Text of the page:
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[As has been widely discussed, developing a successful indie title for Xbox Live Arcade is not the simple task it appears at first blush. Here, ex-EA developer Ahmed Usman Khalid candidly discusses the successes and difficulties that arose in the development of the somewhat overlooked Go! Go! Break Steady, a rhythm/puzzle hybrid game with hip-hop flair.]
Go! Go! Break Steady (referred to as GGBS henceforth) is a rhythm/puzzle hybrid game developed as an original IP by indie developer Little Boy Games for XBLA. Little Boy Games was founded by Ivan Tung and myself in August 2006. The two of us were the only engineers for this project. The rest of our in-house team consisted of one artist and two animators. The entire game was developed in Ivan's basement.
Ivan and I are both ex-employees of Electronic Arts. We both brought a fair bit of console development experience to the project but being such a small development team we had to wear multiple hats.
Ivan developed a Flash player for the Xbox 360, which served as our main game engine, and spent most of the development cycle being the principle game designer, art director, and CEO. I worked primarily on all the game-specific technology (gameplay, audio, online, systems and rendering) and was also responsible for tuning the gameplay.
Our initial imagination of GGBS was for it to be a break-dancing game using Flash. We would use a simple button press mechanism to trigger dance moves. We envisaged that we could bring in plenty of production quality to the game by doing custom rendering on the Xbox 360, but the goal was to have a simple gameplay mechanism and to make the game endearing to both gamers and non-gamers.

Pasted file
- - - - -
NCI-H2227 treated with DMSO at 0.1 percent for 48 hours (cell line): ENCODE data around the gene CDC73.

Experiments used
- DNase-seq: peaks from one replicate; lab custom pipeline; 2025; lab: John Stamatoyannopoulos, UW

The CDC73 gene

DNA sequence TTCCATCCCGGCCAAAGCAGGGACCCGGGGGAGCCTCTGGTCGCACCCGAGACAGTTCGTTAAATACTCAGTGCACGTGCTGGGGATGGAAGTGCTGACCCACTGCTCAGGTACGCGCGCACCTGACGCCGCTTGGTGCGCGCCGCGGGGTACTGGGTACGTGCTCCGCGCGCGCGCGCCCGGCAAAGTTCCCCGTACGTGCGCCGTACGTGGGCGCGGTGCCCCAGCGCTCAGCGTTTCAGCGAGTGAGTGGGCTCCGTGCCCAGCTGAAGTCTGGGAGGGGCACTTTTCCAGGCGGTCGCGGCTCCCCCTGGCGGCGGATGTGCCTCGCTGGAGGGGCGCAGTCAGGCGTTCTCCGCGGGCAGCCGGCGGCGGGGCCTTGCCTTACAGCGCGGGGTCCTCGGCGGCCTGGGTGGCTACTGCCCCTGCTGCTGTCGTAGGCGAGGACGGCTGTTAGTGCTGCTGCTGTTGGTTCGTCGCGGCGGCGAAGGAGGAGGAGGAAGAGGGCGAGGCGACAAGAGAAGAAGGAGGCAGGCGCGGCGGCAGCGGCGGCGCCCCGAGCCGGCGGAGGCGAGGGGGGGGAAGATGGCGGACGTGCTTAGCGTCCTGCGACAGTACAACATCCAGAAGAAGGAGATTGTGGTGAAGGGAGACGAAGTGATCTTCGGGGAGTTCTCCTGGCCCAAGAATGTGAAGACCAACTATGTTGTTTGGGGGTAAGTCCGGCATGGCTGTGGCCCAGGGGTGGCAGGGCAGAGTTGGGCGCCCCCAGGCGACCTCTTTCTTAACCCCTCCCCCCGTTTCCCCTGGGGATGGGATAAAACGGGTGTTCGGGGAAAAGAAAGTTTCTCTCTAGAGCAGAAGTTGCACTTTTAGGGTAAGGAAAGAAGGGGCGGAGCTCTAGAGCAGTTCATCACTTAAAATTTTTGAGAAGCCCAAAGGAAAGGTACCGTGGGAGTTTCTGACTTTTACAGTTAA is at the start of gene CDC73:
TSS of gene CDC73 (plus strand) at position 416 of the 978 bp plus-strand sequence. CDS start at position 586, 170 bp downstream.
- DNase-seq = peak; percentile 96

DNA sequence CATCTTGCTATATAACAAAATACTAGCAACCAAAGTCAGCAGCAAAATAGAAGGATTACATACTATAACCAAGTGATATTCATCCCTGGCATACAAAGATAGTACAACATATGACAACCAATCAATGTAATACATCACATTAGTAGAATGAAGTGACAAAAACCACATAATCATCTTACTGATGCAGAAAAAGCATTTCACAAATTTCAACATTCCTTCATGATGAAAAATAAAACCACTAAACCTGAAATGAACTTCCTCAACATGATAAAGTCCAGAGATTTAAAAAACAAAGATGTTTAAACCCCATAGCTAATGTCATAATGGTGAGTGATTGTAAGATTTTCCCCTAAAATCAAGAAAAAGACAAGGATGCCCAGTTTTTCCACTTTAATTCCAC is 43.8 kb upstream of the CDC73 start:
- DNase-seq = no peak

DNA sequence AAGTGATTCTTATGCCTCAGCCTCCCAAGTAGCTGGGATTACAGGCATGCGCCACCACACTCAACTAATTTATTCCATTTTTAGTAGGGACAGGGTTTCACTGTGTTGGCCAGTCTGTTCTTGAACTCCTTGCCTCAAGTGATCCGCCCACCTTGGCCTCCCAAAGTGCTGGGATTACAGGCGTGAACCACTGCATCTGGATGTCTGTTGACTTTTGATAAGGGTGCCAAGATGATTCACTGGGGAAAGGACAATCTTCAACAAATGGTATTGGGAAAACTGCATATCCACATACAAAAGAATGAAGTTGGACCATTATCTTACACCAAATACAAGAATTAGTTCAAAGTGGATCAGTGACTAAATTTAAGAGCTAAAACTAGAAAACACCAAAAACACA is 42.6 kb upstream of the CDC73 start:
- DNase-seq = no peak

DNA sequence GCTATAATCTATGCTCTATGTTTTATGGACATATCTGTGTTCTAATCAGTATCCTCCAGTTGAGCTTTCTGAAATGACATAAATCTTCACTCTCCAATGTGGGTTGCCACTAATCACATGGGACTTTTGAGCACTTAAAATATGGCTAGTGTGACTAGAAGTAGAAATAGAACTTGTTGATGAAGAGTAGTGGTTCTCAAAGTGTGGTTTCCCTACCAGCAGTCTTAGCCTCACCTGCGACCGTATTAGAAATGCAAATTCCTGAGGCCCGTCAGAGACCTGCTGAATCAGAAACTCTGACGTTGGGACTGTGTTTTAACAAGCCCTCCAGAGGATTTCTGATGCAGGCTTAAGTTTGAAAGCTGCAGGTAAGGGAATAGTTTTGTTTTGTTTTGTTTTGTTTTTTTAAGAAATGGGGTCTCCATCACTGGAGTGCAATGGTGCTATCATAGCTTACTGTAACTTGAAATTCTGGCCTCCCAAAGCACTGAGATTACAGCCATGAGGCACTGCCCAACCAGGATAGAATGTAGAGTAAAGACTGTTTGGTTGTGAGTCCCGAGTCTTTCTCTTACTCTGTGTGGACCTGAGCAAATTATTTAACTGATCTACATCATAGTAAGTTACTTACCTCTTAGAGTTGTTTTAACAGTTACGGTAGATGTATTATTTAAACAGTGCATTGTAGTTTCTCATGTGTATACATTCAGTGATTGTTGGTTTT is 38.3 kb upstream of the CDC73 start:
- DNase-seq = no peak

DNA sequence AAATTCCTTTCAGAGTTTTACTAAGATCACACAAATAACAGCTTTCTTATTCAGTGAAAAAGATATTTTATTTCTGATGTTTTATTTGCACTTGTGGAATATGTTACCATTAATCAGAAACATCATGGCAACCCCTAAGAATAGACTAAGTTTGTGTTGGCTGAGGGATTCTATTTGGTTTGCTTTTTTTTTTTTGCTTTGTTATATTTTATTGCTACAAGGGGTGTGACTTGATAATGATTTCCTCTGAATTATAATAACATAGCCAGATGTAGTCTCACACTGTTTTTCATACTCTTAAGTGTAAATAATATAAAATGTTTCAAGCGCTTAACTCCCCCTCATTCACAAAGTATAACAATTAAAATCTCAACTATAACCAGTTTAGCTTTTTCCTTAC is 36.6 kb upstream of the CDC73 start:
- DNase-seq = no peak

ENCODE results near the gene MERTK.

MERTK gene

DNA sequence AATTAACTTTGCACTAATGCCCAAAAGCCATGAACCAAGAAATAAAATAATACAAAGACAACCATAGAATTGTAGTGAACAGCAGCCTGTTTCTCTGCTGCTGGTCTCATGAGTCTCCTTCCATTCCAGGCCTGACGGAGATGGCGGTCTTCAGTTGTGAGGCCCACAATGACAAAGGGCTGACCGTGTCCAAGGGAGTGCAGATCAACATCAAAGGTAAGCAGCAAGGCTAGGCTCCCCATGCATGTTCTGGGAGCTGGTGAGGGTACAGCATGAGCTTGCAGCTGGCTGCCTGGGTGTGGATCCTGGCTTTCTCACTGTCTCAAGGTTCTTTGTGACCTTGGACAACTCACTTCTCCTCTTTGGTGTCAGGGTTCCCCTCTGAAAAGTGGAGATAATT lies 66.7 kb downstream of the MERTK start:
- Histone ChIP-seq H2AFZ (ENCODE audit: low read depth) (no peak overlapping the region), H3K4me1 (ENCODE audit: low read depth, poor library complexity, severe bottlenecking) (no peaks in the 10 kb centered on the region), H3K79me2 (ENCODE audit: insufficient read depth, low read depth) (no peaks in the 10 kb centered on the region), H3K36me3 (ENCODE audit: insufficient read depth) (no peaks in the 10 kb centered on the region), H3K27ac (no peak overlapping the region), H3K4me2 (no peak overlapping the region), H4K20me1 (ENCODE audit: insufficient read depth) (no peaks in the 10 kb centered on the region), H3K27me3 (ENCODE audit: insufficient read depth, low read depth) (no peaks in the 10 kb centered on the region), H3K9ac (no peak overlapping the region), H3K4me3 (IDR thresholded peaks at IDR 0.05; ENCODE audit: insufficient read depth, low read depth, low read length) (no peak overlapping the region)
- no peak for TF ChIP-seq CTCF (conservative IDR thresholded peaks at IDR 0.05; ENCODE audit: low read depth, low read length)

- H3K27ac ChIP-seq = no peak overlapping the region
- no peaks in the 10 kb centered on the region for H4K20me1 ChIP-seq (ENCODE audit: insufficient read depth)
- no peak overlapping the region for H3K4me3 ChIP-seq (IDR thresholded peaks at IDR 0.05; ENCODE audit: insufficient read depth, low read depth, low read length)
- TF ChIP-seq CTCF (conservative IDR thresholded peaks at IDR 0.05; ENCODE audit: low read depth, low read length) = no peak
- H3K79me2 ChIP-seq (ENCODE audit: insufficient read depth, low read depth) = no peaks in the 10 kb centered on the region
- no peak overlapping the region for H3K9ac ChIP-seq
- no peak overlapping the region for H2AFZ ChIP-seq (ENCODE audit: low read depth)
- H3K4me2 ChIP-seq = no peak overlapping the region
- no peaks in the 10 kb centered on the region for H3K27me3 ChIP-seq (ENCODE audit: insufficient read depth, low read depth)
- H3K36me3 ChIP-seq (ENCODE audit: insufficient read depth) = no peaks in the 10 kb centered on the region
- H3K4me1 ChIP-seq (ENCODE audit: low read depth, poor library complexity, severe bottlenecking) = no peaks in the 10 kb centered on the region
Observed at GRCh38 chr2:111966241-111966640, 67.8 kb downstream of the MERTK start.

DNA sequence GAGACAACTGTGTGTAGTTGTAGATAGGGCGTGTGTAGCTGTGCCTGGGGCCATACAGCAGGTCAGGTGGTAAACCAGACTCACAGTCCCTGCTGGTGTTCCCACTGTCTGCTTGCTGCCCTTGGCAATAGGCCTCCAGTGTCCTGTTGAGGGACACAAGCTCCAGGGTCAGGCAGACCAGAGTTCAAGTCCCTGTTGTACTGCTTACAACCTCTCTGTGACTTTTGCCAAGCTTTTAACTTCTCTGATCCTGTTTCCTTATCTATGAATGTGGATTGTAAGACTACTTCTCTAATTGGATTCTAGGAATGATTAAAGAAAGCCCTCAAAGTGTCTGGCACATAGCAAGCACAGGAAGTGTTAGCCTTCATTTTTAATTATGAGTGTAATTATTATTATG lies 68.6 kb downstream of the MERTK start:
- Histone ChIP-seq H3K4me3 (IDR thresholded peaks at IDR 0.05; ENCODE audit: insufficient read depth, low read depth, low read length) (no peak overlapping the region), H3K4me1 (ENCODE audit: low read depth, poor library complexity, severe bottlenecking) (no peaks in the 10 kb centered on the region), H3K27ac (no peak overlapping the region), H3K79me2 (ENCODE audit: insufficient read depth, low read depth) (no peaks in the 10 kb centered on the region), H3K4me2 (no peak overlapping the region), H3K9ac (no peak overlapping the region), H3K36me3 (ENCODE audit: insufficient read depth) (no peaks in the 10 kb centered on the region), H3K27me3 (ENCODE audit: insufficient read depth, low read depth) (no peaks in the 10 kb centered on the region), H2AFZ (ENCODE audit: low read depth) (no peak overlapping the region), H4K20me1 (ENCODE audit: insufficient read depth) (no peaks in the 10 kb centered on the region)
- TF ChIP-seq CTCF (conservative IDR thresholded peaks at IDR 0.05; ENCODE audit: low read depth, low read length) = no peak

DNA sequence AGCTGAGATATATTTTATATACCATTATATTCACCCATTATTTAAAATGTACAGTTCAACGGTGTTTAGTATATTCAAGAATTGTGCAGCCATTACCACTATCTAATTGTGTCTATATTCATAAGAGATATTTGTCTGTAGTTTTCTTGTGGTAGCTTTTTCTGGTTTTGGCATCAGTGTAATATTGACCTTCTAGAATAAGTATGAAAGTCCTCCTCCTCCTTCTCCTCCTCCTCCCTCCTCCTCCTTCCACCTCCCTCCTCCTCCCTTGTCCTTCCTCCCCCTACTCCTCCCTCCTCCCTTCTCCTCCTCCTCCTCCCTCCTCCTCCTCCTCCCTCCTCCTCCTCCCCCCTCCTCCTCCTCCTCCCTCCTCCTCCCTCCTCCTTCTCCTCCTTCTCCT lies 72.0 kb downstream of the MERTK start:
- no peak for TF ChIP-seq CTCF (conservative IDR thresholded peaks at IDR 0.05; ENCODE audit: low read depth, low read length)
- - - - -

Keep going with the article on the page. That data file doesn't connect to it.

Initially, it was just the two of us plugging away at the technology. We got the first version of our Flash player running on the PC and then the Xbox 360 in record time.
Simultaneously, we started doing the systems work to get the game up and running on the 360. Over the next few months we brought in the artists/animators and then began our odyssey of iterating over the art and game design while at the same time building all the features to pass certification from Microsoft.
1. Squeezing in the characters.
Back in 2006, Microsoft had a strict size limitation on XBLA titles of 50MB. We, on the other hand, wanted to create a game which is content heavy and would rival today's XBLA titles in content while still meeting that technical requirement.
Figure 1: Early Days vs. Final Product
The two major consumers of our on-disk budget would be the character animations and music. We wanted the game to have six characters that would perform 20 to 30 moves and have at least 10 songs.
Our character animations if stored as vector art would account for under 10MB of disk size, but we discovered that using triangulation of vector art (and consequently anti-aliasing the art) took away from the art style we wanted to achieve. Using bitmaps for the character animation frames would blow our memory budget completely.
We scratched our heads for a day or two trying out different shader-based solutions to improve the look of our characters. Not until our lead animator, in a non-techie way, told us to "do what Flash does" did we started looking at run-time rasterization solutions. Basically, this would involve rasterizing the vector art at runtime into RAM -- of which we had a fair amount to spare.
We found a wonderful free, open-source solution in Anti Grain Geometry, which we ported to the 360. This allowed us to create perfect replicas of our vector geometry that did not need anti-aliasing and free up more of our GPU time to apply post-effects to our art.